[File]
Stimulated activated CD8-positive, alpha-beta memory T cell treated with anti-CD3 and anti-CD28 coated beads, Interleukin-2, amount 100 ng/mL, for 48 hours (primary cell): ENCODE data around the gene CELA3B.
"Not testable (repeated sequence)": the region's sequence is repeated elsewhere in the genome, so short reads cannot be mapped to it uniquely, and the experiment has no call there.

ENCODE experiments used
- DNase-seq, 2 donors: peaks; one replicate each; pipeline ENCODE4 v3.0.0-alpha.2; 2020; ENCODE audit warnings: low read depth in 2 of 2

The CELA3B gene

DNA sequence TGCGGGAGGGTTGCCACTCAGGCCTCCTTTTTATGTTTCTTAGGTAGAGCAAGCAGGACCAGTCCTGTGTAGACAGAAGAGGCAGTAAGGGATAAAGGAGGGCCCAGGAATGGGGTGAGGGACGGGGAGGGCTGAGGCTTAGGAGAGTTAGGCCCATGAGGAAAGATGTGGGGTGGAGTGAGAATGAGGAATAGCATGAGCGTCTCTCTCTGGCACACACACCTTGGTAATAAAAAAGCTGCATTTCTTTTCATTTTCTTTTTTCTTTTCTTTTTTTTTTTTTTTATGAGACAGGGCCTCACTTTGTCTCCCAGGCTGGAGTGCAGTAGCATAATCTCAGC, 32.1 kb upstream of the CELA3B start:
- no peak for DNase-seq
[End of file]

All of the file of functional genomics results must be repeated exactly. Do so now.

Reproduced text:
Stimulated activated CD8-positive, alpha-beta memory T cell treated with anti-CD3 and anti-CD28 coated beads, Interleukin-2, amount 100 ng/mL, for 48 hours (primary cell): ENCODE data around the gene CELA3B.
"Not testable (repeated sequence)": the region's sequence is repeated elsewhere in the genome, so short reads cannot be mapped to it uniquely, and the experiment has no call there.

ENCODE experiments used
- DNase-seq, 2 donors: peaks; one replicate each; pipeline ENCODE4 v3.0.0-alpha.2; 2020; ENCODE audit warnings: low read depth in 2 of 2

The CELA3B gene

DNA sequence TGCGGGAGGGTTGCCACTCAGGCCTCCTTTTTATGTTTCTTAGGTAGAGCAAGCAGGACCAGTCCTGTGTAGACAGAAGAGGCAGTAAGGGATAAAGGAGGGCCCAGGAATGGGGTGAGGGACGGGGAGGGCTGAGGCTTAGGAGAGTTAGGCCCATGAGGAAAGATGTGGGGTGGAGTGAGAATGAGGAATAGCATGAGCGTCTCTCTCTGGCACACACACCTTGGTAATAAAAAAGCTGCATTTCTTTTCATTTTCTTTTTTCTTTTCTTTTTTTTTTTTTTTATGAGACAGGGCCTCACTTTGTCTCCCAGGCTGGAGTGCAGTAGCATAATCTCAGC, 32.1 kb upstream of the CELA3B start:
- no peak for DNase-seq